Coming Out of the Shadows?

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by Viral Acharya

Regulators face difficult choices about how to regulate shadow banking.  There is much they might learn from the choices made by Depression-era governments.

Shadow banking is a system of financial institutions that mostly look like banks.  These highly leveraged institutions borrow in short-term debt markets and invest in longer-term illiquid assets.  This part of the financial system includes asset-backed commercial paper (ABCP), money market funds, securities lending and collaterialised repos (at broker-dealers).

The size of this market is roughly $800bn in the US alone (and even larger by some estimates) and matches the size of deposits, both insured and uninsured, held at depository institutions.  The growth of shadow banking over the past 25 years has been extraordinary relative to the growth of deposits.

Read the full piece from The Banker

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The Dodd-Frank Act, signed into law in July 2010, represented the most significant and controversial overhaul of the U.S. financial regulatory system since the Great Depression. Forty NYU Stern faculty, including editors Viral V. Acharya, Thomas F. Cooley, Matthew P. Richardson, and Ingo Walter, provide a definitive analysis of the Act, expose key flaws and propose solutions to inform the rules’ adoption by regulators, in a new book, Regulating Wall Street: The Dodd-Frank Act and the New Architecture of Global Finance (Wiley, November 2010).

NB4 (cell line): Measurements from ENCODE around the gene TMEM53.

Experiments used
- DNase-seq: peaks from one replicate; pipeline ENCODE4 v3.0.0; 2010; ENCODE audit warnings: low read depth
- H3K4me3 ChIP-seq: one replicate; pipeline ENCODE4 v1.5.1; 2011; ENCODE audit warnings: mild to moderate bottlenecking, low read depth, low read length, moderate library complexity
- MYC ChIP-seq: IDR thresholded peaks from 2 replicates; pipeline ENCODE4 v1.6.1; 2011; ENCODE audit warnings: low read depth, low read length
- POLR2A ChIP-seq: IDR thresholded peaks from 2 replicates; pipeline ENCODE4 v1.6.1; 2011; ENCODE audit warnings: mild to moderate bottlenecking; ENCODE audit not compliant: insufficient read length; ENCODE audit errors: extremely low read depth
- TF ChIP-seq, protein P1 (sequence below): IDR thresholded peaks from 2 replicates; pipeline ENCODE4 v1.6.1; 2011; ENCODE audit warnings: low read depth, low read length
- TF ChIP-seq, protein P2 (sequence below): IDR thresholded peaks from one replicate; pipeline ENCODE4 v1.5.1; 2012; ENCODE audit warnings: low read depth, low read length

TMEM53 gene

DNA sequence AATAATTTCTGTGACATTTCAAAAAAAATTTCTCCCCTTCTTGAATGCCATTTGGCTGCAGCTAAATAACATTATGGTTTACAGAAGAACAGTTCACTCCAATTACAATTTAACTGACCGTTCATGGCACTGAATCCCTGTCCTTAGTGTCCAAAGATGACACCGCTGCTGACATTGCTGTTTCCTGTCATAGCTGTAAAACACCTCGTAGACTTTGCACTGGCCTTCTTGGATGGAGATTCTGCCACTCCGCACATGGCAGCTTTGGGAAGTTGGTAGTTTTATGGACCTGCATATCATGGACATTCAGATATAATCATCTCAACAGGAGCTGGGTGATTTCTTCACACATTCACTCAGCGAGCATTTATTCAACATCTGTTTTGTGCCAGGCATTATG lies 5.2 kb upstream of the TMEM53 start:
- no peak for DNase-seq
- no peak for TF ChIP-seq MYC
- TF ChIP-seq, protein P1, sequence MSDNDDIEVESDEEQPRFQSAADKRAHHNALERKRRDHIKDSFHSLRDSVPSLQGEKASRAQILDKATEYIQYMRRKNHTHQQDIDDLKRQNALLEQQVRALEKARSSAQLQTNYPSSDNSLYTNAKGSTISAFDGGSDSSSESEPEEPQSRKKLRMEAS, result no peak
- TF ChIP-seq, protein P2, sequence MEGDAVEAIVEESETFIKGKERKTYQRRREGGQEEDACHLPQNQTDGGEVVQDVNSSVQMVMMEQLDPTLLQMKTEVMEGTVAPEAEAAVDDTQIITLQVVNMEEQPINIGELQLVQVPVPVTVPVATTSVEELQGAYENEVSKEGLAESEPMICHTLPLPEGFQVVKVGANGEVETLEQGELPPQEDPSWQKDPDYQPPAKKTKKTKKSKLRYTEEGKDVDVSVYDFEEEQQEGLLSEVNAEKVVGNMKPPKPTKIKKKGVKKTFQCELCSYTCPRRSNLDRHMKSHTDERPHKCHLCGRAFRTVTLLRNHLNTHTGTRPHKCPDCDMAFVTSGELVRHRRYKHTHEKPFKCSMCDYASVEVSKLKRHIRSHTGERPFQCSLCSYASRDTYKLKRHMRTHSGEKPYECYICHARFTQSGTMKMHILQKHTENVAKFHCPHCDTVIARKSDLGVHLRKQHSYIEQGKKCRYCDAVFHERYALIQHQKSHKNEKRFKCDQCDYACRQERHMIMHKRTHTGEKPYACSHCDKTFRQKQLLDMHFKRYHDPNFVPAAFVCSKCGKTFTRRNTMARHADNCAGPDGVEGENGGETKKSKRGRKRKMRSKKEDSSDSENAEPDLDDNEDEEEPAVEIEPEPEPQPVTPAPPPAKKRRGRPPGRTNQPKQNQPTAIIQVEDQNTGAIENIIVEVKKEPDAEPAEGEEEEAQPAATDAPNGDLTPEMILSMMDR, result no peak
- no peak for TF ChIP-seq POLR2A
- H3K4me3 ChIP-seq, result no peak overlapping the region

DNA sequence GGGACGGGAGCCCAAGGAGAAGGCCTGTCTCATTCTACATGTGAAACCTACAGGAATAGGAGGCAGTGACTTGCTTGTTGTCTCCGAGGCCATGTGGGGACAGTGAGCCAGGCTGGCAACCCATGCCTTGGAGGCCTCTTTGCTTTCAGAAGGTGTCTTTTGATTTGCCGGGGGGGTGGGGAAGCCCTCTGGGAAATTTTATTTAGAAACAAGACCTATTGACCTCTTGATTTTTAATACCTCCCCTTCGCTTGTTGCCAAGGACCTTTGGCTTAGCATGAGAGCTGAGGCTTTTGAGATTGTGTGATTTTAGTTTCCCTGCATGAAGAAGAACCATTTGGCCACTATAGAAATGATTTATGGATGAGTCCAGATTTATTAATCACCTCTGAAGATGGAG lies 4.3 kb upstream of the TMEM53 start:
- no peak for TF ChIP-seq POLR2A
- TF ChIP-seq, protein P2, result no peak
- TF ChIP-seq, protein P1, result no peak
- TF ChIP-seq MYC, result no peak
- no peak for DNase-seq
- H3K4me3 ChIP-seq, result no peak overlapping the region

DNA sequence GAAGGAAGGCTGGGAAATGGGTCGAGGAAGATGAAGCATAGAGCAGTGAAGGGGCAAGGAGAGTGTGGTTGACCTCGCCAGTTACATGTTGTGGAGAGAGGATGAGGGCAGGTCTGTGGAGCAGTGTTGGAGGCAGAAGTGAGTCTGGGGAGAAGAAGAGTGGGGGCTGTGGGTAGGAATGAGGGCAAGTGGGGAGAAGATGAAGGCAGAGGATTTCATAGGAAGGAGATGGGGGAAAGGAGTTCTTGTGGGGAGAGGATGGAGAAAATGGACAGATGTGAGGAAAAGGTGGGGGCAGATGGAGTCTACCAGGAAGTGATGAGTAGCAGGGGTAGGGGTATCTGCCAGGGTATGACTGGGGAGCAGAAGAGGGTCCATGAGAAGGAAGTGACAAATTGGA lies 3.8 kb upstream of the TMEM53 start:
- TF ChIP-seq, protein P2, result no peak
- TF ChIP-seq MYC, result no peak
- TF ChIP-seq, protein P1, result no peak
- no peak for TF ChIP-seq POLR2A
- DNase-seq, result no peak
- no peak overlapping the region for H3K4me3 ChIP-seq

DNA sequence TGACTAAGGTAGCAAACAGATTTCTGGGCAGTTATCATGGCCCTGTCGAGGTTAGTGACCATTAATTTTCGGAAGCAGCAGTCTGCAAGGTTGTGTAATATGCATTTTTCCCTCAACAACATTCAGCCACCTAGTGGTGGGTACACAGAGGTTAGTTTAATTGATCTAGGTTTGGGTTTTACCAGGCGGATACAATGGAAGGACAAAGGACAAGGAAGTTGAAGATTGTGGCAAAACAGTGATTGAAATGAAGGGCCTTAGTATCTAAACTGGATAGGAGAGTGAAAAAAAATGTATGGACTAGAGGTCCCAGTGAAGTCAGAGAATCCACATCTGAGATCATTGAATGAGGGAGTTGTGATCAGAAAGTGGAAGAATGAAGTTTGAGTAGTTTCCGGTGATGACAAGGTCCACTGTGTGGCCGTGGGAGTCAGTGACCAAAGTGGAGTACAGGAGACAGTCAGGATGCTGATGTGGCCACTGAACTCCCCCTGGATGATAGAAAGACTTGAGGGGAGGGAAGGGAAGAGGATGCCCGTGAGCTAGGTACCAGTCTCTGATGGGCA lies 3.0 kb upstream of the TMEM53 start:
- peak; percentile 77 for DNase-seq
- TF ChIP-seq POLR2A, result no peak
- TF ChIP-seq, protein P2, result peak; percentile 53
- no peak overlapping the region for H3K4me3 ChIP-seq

About Restoring Financial Stability

Previously, many of these faculty developed 18 independent policy papers offering market-focused solutions to the financial crisis, which were published in a book, Restoring Financial Stability: How to Repair a Failed System (Wiley, March 2009).

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